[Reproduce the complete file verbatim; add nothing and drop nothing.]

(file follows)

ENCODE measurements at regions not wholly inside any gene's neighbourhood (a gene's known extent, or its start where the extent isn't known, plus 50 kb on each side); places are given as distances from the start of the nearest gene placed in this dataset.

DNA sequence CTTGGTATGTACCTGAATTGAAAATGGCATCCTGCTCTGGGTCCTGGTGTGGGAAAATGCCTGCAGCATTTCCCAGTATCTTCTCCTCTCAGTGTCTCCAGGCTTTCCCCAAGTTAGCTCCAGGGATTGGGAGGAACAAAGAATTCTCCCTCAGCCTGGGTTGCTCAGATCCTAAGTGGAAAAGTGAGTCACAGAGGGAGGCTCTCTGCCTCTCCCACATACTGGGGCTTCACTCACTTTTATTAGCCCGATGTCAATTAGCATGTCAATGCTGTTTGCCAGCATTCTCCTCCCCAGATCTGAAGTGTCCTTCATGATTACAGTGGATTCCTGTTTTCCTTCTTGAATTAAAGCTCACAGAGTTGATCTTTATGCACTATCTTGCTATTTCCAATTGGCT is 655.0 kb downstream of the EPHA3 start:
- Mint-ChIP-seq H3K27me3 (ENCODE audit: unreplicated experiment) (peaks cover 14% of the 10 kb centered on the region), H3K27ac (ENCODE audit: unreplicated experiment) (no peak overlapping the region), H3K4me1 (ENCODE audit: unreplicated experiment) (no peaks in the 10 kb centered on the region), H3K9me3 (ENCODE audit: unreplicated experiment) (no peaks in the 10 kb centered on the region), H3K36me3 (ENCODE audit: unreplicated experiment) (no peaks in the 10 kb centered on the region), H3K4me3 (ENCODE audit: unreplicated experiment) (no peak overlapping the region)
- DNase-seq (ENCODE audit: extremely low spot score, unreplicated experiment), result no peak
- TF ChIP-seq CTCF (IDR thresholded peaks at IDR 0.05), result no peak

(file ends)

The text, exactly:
ENCODE measurements at regions not wholly inside any gene's neighbourhood (a gene's known extent, or its start where the extent isn't known, plus 50 kb on each side); places are given as distances from the start of the nearest gene placed in this dataset.

DNA sequence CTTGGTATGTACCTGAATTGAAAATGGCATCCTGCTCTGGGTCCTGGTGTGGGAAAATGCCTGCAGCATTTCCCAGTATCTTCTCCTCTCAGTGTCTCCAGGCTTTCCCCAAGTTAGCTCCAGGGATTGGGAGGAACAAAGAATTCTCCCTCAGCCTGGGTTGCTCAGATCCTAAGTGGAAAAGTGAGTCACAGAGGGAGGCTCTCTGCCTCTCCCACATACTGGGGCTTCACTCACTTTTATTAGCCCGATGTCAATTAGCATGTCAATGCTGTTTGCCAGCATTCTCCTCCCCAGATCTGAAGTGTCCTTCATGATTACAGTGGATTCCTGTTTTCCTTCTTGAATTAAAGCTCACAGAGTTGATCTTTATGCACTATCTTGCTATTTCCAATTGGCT is 655.0 kb downstream of the EPHA3 start:
- Mint-ChIP-seq H3K27me3 (ENCODE audit: unreplicated experiment) (peaks cover 14% of the 10 kb centered on the region), H3K27ac (ENCODE audit: unreplicated experiment) (no peak overlapping the region), H3K4me1 (ENCODE audit: unreplicated experiment) (no peaks in the 10 kb centered on the region), H3K9me3 (ENCODE audit: unreplicated experiment) (no peaks in the 10 kb centered on the region), H3K36me3 (ENCODE audit: unreplicated experiment) (no peaks in the 10 kb centered on the region), H3K4me3 (ENCODE audit: unreplicated experiment) (no peak overlapping the region)
- DNase-seq (ENCODE audit: extremely low spot score, unreplicated experiment), result no peak
- TF ChIP-seq CTCF (IDR thresholded peaks at IDR 0.05), result no peak